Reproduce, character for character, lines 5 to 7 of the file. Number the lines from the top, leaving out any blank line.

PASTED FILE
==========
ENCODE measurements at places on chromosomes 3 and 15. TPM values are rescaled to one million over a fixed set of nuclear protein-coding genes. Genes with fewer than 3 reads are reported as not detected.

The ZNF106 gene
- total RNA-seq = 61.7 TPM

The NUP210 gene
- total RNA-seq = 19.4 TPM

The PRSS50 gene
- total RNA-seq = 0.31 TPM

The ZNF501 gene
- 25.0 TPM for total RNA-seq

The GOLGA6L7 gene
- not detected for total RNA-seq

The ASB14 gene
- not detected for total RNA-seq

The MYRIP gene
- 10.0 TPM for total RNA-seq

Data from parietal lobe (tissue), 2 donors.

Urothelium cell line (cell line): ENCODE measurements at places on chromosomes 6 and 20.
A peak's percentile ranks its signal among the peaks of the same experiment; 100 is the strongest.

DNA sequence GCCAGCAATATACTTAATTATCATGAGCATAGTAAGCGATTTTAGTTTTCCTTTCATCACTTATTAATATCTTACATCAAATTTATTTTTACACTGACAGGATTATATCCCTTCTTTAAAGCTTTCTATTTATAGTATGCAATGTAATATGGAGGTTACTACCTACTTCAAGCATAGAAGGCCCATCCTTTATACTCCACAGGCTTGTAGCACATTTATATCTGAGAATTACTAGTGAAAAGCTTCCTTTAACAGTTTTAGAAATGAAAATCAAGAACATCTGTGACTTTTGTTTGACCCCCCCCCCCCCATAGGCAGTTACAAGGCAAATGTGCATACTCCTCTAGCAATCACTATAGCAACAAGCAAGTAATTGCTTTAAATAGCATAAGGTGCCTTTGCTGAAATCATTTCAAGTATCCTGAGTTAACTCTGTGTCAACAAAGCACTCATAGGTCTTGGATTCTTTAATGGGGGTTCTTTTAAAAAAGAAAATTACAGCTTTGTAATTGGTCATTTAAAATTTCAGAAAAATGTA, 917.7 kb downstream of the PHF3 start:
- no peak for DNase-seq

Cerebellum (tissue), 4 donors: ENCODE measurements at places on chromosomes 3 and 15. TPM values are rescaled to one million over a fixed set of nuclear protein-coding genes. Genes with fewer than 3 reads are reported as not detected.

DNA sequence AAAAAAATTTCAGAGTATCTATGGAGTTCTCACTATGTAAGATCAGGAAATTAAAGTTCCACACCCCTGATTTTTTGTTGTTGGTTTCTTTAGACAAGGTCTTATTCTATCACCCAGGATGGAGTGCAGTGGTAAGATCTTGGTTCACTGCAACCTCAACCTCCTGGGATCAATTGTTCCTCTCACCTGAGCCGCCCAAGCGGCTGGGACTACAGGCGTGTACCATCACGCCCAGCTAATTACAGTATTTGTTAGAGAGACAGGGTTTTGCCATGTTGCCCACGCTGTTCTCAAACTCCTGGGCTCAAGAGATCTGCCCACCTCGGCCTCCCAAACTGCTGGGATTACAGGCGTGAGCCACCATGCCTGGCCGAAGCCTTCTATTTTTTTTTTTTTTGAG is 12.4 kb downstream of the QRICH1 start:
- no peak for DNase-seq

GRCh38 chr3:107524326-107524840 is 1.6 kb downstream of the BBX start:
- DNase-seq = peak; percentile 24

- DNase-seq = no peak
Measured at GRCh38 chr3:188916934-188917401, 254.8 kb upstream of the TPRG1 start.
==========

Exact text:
- total RNA-seq = 19.4 TPM

The PRSS50 gene
- total RNA-seq = 0.31 TPM